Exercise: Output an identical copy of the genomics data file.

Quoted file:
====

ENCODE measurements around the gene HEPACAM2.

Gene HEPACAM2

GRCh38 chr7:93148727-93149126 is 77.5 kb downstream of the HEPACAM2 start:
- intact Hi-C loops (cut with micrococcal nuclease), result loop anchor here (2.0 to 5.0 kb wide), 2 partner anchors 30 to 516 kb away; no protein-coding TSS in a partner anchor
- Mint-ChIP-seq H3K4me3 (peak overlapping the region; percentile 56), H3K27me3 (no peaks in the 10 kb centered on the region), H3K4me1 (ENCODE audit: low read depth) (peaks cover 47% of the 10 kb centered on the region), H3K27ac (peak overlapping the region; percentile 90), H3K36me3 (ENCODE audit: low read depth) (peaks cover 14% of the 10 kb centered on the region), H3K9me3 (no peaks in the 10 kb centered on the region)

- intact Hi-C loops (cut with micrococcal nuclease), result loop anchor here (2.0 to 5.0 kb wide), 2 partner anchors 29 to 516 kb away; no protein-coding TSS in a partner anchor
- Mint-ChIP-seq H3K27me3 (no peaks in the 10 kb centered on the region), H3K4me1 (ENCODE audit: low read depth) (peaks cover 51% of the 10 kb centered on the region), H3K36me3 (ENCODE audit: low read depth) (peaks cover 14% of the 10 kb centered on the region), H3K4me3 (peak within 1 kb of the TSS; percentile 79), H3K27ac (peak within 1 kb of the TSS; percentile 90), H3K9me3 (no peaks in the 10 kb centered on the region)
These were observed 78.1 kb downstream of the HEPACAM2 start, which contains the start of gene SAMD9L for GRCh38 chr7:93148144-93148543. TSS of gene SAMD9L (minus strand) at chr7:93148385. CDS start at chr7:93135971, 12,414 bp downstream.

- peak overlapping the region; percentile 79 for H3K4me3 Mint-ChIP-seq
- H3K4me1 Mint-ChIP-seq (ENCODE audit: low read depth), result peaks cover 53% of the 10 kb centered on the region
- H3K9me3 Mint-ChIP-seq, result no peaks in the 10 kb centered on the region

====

ENCODE measurements around the gene HEPACAM2.

Gene HEPACAM2

GRCh38 chr7:93148727-93149126 is 77.5 kb downstream of the HEPACAM2 start:
- intact Hi-C loops (cut with micrococcal nuclease), result loop anchor here (2.0 to 5.0 kb wide), 2 partner anchors 30 to 516 kb away; no protein-coding TSS in a partner anchor
- Mint-ChIP-seq H3K4me3 (peak overlapping the region; percentile 56), H3K27me3 (no peaks in the 10 kb centered on the region), H3K4me1 (ENCODE audit: low read depth) (peaks cover 47% of the 10 kb centered on the region), H3K27ac (peak overlapping the region; percentile 90), H3K36me3 (ENCODE audit: low read depth) (peaks cover 14% of the 10 kb centered on the region), H3K9me3 (no peaks in the 10 kb centered on the region)

- intact Hi-C loops (cut with micrococcal nuclease), result loop anchor here (2.0 to 5.0 kb wide), 2 partner anchors 29 to 516 kb away; no protein-coding TSS in a partner anchor
- Mint-ChIP-seq H3K27me3 (no peaks in the 10 kb centered on the region), H3K4me1 (ENCODE audit: low read depth) (peaks cover 51% of the 10 kb centered on the region), H3K36me3 (ENCODE audit: low read depth) (peaks cover 14% of the 10 kb centered on the region), H3K4me3 (peak within 1 kb of the TSS; percentile 79), H3K27ac (peak within 1 kb of the TSS; percentile 90), H3K9me3 (no peaks in the 10 kb centered on the region)
These were observed 78.1 kb downstream of the HEPACAM2 start, which contains the start of gene SAMD9L for GRCh38 chr7:93148144-93148543. TSS of gene SAMD9L (minus strand) at chr7:93148385. CDS start at chr7:93135971, 12,414 bp downstream.

- peak overlapping the region; percentile 79 for H3K4me3 Mint-ChIP-seq
- H3K4me1 Mint-ChIP-seq (ENCODE audit: low read depth), result peaks cover 53% of the 10 kb centered on the region
- H3K9me3 Mint-ChIP-seq, result no peaks in the 10 kb centered on the region